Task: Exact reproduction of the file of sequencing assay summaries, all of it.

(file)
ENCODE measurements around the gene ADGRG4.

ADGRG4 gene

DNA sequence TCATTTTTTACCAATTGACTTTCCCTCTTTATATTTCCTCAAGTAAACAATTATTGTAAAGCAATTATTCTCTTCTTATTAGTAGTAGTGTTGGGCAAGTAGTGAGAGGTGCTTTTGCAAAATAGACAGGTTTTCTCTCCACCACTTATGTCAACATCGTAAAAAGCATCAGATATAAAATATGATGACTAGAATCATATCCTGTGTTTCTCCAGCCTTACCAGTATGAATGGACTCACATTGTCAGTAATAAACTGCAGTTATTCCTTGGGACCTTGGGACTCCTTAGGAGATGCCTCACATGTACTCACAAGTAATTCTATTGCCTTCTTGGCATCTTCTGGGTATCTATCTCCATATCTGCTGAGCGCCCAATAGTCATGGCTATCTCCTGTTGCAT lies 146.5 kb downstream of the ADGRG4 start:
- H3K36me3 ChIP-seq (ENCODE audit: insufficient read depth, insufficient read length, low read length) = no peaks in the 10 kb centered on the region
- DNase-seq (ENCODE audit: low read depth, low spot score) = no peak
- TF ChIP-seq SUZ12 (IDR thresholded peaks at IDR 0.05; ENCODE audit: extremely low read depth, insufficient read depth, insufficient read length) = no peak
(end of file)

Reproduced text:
ENCODE measurements around the gene ADGRG4.

ADGRG4 gene

DNA sequence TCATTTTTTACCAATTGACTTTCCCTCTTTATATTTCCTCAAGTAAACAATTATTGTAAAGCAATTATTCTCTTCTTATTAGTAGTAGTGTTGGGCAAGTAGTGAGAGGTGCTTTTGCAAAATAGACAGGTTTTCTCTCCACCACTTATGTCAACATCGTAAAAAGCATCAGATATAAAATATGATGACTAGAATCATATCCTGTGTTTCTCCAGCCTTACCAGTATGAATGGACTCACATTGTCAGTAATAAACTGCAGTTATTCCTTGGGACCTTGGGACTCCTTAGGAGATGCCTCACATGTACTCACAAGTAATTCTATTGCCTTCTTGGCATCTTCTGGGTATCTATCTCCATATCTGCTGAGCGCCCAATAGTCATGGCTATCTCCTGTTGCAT lies 146.5 kb downstream of the ADGRG4 start:
- H3K36me3 ChIP-seq (ENCODE audit: insufficient read depth, insufficient read length, low read length) = no peaks in the 10 kb centered on the region
- DNase-seq (ENCODE audit: low read depth, low spot score) = no peak
- TF ChIP-seq SUZ12 (IDR thresholded peaks at IDR 0.05; ENCODE audit: extremely low read depth, insufficient read depth, insufficient read length) = no peak